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I am storing HTML layouts within a MySQL database. These layouts may contain tags within the HTML as show below..




Currently i am searching the HTML template by executing multiple preg_matches to identify the tags, looping through the array then executing a str_replace(), replacing with another partial html template also pulled back from the db.. Example below..

  if (preg_match_all('/{site\.layout\.(.)*}/', $data, $match) != FALSE)
     foreach($match[0] as $value)
        $value = trim($value, '{}');

        $tmp_store   = explode('.', $value);
        $tmp_partial = $this->parse($this->get_layout(end($tmp_store)));
        $data        = str_replace('{'. $value .'}', $tmp_partial, $data);

I would need to execute a regex for each tag i required, then execute a str_replace on each instance of that tag.. The same again would need doing for each required partial template.. To me, this is all seeming to get heavy..

Is there a better way of doing this?

Thanks in advance..

Edit: I do not want to use an existing library, i would like to do this task myself and learn in the process..

share|improve this question
is the only reason you use preg_match_all, to collect all the tags from the template? Generally your code would have a list of tags that need to go into the template. Wouldn't it be more efficient to push the array/object of data into the template? Then just str_replace what you have. If your worried about left over tags, then do a sweep at the end to clear them with white space. –  Bradley Forster Mar 11 '12 at 16:45
mmm.. Just looking at your $tmp_partial line. Looks like your framework is backwards to mine. Do you load the required pieces of html/data by what tags are in the template? I collect all my data first, then run through the array str_replace-ing each tag, since the logic is built with the template, there shouldn't be any stray tags (I use a base IE: array('head'=>'','body'=>'') so everything is covered from the start. –  Bradley Forster Mar 11 '12 at 16:49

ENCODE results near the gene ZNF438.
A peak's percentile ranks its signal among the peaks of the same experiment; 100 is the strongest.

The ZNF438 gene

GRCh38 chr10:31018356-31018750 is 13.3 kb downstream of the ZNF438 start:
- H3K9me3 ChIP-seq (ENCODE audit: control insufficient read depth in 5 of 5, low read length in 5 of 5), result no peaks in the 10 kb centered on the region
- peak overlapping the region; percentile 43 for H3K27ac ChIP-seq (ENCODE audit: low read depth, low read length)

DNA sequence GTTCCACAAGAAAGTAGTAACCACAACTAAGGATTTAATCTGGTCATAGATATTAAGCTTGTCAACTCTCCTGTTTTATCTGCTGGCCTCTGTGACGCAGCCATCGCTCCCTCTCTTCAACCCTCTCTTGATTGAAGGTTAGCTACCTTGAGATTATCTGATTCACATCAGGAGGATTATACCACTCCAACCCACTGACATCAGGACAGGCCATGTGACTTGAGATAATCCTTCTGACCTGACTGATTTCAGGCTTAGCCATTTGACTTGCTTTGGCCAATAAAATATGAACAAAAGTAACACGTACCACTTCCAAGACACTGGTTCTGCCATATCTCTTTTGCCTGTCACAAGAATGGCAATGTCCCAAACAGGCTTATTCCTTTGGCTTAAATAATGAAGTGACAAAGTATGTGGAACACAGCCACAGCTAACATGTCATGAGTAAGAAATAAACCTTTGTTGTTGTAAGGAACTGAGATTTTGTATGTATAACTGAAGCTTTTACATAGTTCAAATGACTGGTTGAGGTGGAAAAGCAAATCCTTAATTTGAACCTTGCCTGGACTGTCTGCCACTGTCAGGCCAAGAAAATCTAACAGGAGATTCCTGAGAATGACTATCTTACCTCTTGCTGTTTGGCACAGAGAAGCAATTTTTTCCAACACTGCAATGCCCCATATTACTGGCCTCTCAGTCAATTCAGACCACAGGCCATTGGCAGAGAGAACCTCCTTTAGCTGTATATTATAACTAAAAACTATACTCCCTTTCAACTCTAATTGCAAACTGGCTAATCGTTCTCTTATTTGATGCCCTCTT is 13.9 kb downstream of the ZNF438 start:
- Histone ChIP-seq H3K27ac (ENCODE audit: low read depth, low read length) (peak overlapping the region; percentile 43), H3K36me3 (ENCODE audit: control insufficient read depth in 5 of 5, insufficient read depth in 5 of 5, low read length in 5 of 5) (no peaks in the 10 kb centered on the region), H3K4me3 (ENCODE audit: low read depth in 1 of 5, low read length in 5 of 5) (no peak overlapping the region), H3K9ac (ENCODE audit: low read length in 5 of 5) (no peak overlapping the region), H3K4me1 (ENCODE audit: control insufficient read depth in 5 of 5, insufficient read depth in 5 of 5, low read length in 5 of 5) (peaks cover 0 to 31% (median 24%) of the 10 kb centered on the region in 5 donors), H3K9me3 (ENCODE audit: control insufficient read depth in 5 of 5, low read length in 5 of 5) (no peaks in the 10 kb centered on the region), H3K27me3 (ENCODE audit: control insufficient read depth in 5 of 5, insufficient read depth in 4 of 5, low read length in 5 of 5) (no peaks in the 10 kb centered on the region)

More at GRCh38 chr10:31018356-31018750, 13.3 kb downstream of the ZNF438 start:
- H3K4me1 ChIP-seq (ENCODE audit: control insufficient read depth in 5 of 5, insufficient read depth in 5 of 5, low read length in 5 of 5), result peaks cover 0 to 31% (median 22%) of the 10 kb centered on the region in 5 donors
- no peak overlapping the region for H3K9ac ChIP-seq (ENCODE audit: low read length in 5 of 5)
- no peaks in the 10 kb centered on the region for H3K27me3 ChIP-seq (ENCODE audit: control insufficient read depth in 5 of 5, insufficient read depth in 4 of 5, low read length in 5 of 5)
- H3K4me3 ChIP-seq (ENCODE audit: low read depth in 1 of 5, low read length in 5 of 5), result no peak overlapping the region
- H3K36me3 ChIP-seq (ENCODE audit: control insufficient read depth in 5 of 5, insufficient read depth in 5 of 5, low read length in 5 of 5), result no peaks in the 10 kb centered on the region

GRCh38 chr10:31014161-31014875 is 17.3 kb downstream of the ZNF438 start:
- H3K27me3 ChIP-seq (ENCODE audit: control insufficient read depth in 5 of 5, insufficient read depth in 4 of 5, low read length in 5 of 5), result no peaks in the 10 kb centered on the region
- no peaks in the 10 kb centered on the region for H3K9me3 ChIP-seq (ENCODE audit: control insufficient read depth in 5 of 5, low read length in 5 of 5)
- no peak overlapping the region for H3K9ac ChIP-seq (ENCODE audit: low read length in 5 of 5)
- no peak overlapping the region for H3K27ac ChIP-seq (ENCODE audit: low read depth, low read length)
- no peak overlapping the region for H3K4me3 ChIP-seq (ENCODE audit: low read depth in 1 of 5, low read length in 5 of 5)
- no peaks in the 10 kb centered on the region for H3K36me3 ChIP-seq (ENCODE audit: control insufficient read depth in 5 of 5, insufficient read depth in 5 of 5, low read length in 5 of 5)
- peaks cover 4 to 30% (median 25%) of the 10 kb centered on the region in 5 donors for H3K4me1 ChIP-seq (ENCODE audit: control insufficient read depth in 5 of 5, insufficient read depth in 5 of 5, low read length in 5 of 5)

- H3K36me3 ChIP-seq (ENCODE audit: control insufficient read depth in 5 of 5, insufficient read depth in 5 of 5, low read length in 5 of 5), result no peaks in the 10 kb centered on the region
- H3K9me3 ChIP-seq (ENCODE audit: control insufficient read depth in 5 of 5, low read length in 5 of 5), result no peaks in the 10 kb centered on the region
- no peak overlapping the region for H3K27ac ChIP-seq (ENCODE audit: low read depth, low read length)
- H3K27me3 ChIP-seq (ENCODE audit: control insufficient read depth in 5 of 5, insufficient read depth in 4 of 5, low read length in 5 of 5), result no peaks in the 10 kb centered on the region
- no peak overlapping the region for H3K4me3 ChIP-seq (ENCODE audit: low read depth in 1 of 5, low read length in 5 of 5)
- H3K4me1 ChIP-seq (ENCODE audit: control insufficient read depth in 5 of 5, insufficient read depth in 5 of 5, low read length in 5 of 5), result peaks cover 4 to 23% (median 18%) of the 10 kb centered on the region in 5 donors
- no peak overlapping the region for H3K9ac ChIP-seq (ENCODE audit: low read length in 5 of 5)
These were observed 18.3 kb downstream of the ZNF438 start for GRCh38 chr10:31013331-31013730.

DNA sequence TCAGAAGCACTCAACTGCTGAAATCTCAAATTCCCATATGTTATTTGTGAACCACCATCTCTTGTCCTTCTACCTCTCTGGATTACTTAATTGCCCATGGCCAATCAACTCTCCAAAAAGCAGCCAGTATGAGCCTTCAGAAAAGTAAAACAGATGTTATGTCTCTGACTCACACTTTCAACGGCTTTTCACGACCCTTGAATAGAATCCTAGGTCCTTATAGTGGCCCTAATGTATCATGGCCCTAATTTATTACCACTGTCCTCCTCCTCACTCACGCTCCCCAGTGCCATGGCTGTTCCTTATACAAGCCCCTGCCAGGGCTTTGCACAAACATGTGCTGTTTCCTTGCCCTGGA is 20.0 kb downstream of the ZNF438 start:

Pretty much, i was planning on bringing the HTML together out of the DB, then looping through replacing all tag instances.. –  Lee Mar 12 '12 at 8:40
i cannot think of a better way to do it unless you change the design, but i noted a little mistake, your regex should be /{site\.layout\.(.)+}/ with + instead of * else {site.layout.} will probably break your routine –  venimus Mar 14 '12 at 14:04

2 Answers 2

up vote 1 down vote accepted

I don't expect this to answer your question as such, but thought it might give you something else to think about. Some code I've got for when my template class is overkill.

function replace_tags(&$xhtml, $tags) {
    if( is_array($tags) && count($tags) > 0 )
        foreach ($tags as $tag => $data) {
            $xhtml = str_replace("{{" . $tag . "}}", $data, $xhtml);

    if( $xhtml ) return $xhtml;

$tpl = "/templates/index.xhtml";
$tags = array(
    "css"             => null,
    "js"              => null,
    "main_content"    => null

$tags['main_content'] = file_get_contents("/home/main.xhtml");

echo replace_tags(file_get_contents($tpl), $tags);


Thought I'd clarify on the reason the function receives $xhtml by reference, and also returns $xhtml. Basically just to make it dual purpose.

//Usage at the end of a page
echo replace_tags(file_get_contents($tpl), $tags);

//Usage for template in template
$tags['menu'] = file_get_contents($menu_tpl);
replace_tags($tags['menu'], $tags);

echo replace_tags(file_get_contents($tpl), $tags);
share|improve this answer

Well you could use preg_replace to find and replace your tags in one shot.

The best approach in my opinion would be to use an existing template system such as Twig or Smarty. I know for sure that you can read data into Smarty (it doesn't have to be from a file). I'm sure Twig has something similar.

Twig and Smarty also provide caching options so you aren't rebuilding your template on every request. However they work best if the templates are stored in files.

If you really must roll your own template system you should build some kind of parser that actually checks the content character by character. This will likely be faster and more accurate than regular expressions (though more complex)

share|improve this answer
Last paragraph doesn't have to be true; PCRE regexes can in some cases be much faster than PHPs internal functions which can be used to loop through a string. This is because the PCRE engine has been optimalized (for parsing) for years and PHP has another layer of code which slows it down a bit. –  sg3s Mar 12 '12 at 11:44
+1 for recommending an existing template system. Unless making the above work is a goal in itself (i.e. a learning experience), there is no real need to reinvent the bike. –  o.v. Mar 13 '12 at 7:01

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